This blog entry is the final post in a six-part series on child support in New York State. The purpose of this series of blog posts is to guide you through the basics of calculating child support and to leave you feeling comfortable and confident in your understanding of New York child support law.
Most parents going through a separation or divorce, whether they’re in mediation , Collaborative Law or in a court-based litigation process, are aware that some form of child support payments will be warranted in their case – if they have children under 21. But the details of exactly what amount of child support to expect can get confusing.
In the first three posts in this series, I explained how to calculate the basic child support obligation, which is the initial part of a child support award. The last three posts in this series, including this one, will help you understand how to calculate the second part of a child support award, the “add-on” categories.
Additional (“Add-On”) Categories of Child Support
Under New York law, the basic child support obligation is not expected to cover every expense in a child’s life. There are three special areas of expenses that the law individually breaks out and accounts for in a child support calculation. They are child care, health and education. This post will explore the child support rules concerning educational expenses.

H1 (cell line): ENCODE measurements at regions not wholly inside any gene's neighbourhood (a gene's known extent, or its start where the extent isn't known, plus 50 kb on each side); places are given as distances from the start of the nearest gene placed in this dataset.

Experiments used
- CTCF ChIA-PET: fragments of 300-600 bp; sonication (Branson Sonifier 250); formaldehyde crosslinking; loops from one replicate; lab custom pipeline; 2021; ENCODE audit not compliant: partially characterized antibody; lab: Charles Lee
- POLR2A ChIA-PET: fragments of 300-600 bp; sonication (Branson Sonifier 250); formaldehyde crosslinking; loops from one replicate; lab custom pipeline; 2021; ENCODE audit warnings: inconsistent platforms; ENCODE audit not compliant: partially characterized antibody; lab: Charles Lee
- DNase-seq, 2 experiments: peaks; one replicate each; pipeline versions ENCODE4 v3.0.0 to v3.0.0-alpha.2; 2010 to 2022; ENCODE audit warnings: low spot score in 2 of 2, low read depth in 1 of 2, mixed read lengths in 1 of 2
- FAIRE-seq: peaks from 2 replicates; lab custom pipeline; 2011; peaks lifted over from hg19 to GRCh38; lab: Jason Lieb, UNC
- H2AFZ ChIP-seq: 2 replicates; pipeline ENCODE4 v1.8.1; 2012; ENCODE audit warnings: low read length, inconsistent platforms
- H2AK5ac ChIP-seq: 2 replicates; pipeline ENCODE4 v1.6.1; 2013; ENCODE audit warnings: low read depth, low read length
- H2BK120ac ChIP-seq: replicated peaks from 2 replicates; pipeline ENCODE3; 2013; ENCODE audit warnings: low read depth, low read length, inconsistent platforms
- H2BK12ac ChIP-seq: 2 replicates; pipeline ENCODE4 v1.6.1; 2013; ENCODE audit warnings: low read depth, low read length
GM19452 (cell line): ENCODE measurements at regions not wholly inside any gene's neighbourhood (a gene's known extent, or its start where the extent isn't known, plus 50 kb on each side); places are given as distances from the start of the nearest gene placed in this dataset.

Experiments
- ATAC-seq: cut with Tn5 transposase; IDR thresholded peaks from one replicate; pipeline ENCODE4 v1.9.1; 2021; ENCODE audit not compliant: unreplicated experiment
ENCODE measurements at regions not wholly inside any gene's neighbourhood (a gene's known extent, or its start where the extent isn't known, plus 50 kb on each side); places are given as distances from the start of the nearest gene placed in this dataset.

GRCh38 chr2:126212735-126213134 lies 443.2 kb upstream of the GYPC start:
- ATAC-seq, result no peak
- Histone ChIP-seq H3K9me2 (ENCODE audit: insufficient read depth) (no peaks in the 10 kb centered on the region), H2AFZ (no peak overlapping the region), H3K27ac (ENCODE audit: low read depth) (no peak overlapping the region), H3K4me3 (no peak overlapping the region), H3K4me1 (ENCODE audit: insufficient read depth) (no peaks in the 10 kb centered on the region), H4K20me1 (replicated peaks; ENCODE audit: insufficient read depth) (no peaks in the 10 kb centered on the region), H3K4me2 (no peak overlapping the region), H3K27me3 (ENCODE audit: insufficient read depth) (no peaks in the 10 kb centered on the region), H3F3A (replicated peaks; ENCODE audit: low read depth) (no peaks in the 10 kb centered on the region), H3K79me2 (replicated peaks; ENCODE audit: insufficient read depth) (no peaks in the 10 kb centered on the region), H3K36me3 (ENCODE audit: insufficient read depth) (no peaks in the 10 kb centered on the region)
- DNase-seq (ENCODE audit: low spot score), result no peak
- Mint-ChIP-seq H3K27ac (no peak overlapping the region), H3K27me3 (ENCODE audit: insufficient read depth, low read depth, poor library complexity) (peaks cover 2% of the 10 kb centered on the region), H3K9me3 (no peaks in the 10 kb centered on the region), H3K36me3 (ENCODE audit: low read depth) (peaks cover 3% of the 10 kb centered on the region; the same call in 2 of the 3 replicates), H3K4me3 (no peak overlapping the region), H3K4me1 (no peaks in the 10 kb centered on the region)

The cost of a child’s education – be it for private school, college, tutoring, extracurricular activities or other expenses – may be the single most daunting category of expenses facing most parents. New York law leaves courts a lot of room to do as they see fit in each case, to apportion educational expenses if, as and when it serves the best interests of the children.
This level of discretion makes it hard to predict with certainty how the educational expenses in any particular case will be handled. As distinct from health care expenses, for example, the court may but does not have to assign responsibility for college (or any other educational expense) pro rata, in accordance with the parents’ individual incomes. It could assign responsibility 50%-50%, even where the parents are not equal earners. It could assign 100% responsibility to one parent, when he or she is not the only earner. Most importantly, the court does not have to assign responsibility for educational expenses at all, or for the entirety of educational expenses incurred.
This flexibility is meant to allow courts to make child support awards that take into account the uniqueness of each family’s circumstances. Where private schools, sailing lessons, camp, and/or year-round tutors are the status quo for one family, that level of expenditure on the children might be unreasonable and unsustainable for another family. To the extent possible – and in divorce, it is not always possible – the courts will try to protect the lifestyle a child has grown accustomed to during the marriage.